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Starbucks customer slammed for $2 tip refund request: ‘I would die before asking’

A Starbucks customer’s bold request for a tip refund has sparked heated debate.

In a TikTok video, now with over 237,000 views since it was posted on Sunday, Starbucks barista Joaquin De La Torre recalled the time his coworker asked him how to refund a customer $2 — because they’d accidentally selected the gratuity option while paying with a credit card.

“I’ve never refunded gratuity before … So I’m trying to give him a Service Recovery card — I have no clue what I’m doing,” the coffee shop worker explained.

“For, like, ten minutes I’m trying to figure this out because the Service Recovery card is not working. So, we’re both standing there, and in my head I’m just thinking, it’s $2, dude — it’s not that serious,” he continued in the viral clip. “Like, I get we all have different budgets, but it’s also like, it was never that serious.”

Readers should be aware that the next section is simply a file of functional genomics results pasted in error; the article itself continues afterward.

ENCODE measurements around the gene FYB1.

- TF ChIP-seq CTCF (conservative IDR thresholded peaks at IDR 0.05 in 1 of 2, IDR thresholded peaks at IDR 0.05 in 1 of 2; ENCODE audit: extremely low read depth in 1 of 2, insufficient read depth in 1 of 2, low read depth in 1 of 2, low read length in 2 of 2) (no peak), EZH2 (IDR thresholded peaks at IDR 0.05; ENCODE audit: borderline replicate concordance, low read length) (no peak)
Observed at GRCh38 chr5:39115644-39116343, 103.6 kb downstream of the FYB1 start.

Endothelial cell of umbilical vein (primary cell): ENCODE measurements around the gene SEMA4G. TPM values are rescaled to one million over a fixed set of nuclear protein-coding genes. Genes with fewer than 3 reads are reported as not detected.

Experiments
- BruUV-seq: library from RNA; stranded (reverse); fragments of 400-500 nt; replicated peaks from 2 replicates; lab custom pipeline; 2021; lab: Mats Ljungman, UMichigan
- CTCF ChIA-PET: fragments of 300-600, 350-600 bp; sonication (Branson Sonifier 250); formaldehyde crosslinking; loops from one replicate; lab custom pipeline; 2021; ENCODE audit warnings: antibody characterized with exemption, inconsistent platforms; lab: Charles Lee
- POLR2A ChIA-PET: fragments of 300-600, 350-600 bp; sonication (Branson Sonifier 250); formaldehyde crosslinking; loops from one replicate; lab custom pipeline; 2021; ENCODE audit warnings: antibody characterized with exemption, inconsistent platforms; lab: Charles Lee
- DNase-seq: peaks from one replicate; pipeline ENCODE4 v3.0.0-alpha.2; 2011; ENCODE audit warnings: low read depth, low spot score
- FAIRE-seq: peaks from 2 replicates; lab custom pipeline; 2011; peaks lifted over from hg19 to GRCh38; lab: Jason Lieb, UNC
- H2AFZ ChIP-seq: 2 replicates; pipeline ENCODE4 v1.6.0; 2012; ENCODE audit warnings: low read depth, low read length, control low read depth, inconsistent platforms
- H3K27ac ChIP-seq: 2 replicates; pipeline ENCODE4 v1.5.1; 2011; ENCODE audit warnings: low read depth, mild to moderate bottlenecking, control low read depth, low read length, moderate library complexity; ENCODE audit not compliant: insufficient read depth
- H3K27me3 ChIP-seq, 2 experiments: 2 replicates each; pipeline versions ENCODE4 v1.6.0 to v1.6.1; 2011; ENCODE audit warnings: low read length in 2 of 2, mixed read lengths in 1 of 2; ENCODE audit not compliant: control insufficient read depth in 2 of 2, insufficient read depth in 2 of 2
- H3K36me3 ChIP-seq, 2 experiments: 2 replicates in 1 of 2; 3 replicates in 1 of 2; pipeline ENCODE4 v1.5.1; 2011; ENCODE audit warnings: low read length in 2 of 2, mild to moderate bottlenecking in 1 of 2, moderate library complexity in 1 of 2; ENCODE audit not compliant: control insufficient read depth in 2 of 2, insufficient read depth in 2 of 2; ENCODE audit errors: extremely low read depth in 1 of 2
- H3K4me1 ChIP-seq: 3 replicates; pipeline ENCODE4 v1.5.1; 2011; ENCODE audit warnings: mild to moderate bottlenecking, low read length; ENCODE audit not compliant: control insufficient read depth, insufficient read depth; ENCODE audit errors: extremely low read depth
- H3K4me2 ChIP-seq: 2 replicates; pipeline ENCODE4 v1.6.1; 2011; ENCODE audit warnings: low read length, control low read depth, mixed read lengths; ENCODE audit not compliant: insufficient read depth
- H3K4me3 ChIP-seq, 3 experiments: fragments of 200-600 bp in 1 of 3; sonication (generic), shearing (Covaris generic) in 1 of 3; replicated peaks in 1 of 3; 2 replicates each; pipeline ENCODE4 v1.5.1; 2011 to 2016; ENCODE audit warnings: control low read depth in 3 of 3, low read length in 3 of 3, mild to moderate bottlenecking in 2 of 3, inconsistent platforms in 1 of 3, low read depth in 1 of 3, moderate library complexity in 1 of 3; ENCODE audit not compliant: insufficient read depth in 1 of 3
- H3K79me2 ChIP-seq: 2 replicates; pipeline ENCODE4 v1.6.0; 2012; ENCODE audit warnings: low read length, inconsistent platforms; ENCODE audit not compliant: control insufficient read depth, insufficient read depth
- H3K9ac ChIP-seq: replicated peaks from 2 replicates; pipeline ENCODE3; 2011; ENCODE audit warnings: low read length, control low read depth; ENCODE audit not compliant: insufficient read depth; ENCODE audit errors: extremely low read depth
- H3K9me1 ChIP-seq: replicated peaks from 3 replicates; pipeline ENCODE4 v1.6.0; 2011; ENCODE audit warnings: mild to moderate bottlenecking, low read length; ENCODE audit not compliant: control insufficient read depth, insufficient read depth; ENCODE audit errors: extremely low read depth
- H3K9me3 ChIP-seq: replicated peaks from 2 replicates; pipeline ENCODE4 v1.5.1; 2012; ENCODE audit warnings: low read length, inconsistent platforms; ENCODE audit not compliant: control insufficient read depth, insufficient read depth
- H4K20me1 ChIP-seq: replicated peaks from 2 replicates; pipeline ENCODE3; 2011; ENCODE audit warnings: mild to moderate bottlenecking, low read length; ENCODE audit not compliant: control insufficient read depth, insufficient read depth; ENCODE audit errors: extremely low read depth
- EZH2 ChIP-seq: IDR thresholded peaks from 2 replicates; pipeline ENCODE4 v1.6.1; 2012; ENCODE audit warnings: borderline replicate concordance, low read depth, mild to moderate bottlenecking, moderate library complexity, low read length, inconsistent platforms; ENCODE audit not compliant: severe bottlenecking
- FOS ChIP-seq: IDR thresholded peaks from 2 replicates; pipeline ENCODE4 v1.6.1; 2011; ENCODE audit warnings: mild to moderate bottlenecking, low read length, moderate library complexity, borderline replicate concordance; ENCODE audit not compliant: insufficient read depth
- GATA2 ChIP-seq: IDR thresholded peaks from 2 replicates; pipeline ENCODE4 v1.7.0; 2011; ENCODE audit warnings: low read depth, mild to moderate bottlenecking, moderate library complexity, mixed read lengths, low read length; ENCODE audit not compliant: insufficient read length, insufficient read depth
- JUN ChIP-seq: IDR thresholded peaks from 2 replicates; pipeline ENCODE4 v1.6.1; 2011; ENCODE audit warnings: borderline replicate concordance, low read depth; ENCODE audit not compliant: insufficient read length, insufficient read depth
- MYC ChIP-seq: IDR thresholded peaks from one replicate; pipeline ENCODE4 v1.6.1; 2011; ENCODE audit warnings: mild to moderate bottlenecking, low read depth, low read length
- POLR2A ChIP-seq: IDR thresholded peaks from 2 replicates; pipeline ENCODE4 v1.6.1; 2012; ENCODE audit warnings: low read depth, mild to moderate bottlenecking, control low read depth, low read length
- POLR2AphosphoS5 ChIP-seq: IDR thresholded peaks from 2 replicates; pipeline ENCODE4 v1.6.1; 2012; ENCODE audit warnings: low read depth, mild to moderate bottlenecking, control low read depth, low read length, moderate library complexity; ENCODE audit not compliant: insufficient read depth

Hundreds of people commented on the video, sharing dismay as well as sympathy over the awkward experience.

“I would DIE before asking for $2 back,” one person wrote.

The Starbucks barista said the customer wanted their accidental $2 tip back.
Tiktok / dovvatok

Some argued that if the customer can’t afford to tip $2, they shouldn’t be buying expensive drinks.

“Everyone being like ‘$2 adds up’ [but] if you cant spare TWO DOLLARS you don’t actually have the money to be buying fancy drinks,” they commented.

“You should’ve given him $2 from your wallet then. Make it quick. Or even the till. Or the tip jar. There’s lots of options if it’s not that serious,” someone else advised.

The option to tip by credit card at Starbucks was introduced in September 2022, with mixed reviews from both customers and employees — the latter of whom admitted they feel embarrassed to suggest a tip on what is, essentially, fast food.

The Post has reached out to Starbucks for clarification regarding their policy on tip refunds.

Research shows that digital tipping options indeed usually result in customers leaving a tip, ranging from 18% to 30% and higher. Neverthelss, some say they refuse to tip for fast food and self-serve experiences, which they’ve labeled “guilt tipping.”